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Planned villages: The Integrated Development Project (IDP)

The Integrated Development Programme (IDP) was a three-year pilot initiative carried out from 2010 to 2013 in support of Rwanda’s National Human Settlement Policy. 

 

Planned villages: The Integrated Development Project (IDP)

Background
In 2009, the Government of Rwanda introduced the National Human Settlement Policy[1] under the Ministry of Local Government (MINALOC) with the objective of settling rural areas in ‘planned settlement villages’. It was envisaged that rural people would voluntarily leave their existing scattered settlements and live in clustered imidugudu, well-planned human settlements for efficient service delivery and effective use of natural resources such as land and water. The programme supported the Government’s efforts to achieve key strategic results: improve the system of rural human settlement to achieve sustainable socioeconomic development, slow down population growth and accelerate progress towards achievement of the Millennium Development Goals and EDPRS goals.[2]
The Integrated Development Programme (IDP)[3] was a three-year pilot initiative carried out from 2010 to 2013 in support of Rwanda’s National Human Settlement Policy. It established 30 planned villages that serve as models. MINALOC implemented IDP[4] in the districts of Musanze, Kayonza and Rwamagana with the support of UNDP, UNIDO, UNICEF, FAO, WFP, RSTF/MINALOC, ILO, Imbuto Foundation and district authorities. Direct activities carried out on planned settlement sites included construction of houses, community cow sheds and biogas digesters; infrastructure development including electricity, water supply and approachable roads; creation of facilities for health, education and training; and construction of community recreational centres, green houses and business centres. Once the families shifted to the settlement site, the project provided support in developing their livelihood activities through provision of cows, support for improved agriculture (e.g. seeds, fertilizer, green house, etc.) and training on income generation activities. It also facilitated formation of community cooperatives to manage various interventions at the site. The efforts helped communities settle at the new location in a short time.
Based on the successful experience of the IDP initiative, the Government of Rwanda is scaling up from three districts to eight districts with an aim of all 30 districts, starting with its replication in one village per district. The initiative is supported by the Government’s core funding and development partners. In addition, the concept of the green village has become a driving tool for the Government to boost sustainable rural development.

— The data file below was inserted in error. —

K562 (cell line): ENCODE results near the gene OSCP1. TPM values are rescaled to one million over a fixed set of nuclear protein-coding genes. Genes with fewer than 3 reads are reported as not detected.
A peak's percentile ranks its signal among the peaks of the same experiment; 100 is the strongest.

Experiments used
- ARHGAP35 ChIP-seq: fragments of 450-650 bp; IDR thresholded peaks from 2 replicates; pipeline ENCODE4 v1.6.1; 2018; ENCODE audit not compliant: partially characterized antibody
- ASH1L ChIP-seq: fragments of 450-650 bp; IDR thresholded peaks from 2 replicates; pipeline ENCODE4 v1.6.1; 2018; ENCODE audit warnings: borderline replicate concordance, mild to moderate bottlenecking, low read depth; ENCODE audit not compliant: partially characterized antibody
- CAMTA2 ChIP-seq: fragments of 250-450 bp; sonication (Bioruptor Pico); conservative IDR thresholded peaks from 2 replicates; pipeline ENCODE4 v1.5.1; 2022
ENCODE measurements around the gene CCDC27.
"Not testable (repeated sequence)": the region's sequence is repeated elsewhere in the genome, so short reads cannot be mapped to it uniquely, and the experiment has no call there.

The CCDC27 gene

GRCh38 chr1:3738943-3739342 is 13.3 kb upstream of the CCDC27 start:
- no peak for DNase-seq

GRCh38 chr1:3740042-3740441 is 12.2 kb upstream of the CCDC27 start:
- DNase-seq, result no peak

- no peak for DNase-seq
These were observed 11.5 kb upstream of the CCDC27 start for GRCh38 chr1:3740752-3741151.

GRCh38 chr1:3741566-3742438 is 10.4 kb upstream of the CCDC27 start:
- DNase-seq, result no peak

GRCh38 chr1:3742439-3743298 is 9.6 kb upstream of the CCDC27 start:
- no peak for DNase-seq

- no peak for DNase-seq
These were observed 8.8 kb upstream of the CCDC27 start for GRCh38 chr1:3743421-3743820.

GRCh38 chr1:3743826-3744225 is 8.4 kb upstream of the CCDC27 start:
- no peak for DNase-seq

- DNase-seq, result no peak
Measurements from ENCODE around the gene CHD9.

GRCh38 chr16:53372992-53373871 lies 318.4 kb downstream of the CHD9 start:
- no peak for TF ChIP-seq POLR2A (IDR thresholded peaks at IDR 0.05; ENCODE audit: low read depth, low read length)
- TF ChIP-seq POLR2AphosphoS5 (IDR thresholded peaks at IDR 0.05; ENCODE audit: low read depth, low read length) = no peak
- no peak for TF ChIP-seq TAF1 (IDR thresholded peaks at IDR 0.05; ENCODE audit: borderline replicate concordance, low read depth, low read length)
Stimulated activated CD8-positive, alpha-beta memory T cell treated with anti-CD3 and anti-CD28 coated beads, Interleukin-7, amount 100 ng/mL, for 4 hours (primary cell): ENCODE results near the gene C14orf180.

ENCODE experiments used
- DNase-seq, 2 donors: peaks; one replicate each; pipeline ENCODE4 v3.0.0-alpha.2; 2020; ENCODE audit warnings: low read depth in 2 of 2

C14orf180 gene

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Box 4: Green villages

“A Green Village is a process for attaining sustainable development where the local residents can live in a pleasant environment. In other words, by Green Village we understand a village which can be developed economically by using natural resources without affecting the natural environment.”[5]
Source: A Toolkit for the Development of Smart Green Villages in Rwanda, June 2015
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Key results
·         The planned settlement approach is a successful concept: Provision of timely and quality services to people living in scattered locations across Rwanda, ‘the country of a thousand hills’, was a logistical and financial challenge. The IDP pilot demonstrated that well-established infrastructure, better services and closer markets can enhance livelihood opportunities. Increasing numbers of people are showing interest in joining organized settlement villages, and the Government of Rwanda is taking steps towards scaling up the model across the country.
·         Women feel safer, more secure and resourceful: Women are experiencing a better quality of life in planned settlement villages where their burden of daily chores has been reduced due to availability of water, electricity, biogas and health services. Many of the initial beneficiaries are survivors of the 1994 genocide and include widows and the elderly. They report feeling more safe and secure in the company of other households as compared with their previous settings in remote, scattered and poorly-built houses. Women also say they no longer feel lonely because in the model villages they can interact with others, hear new ideas and learn new skills.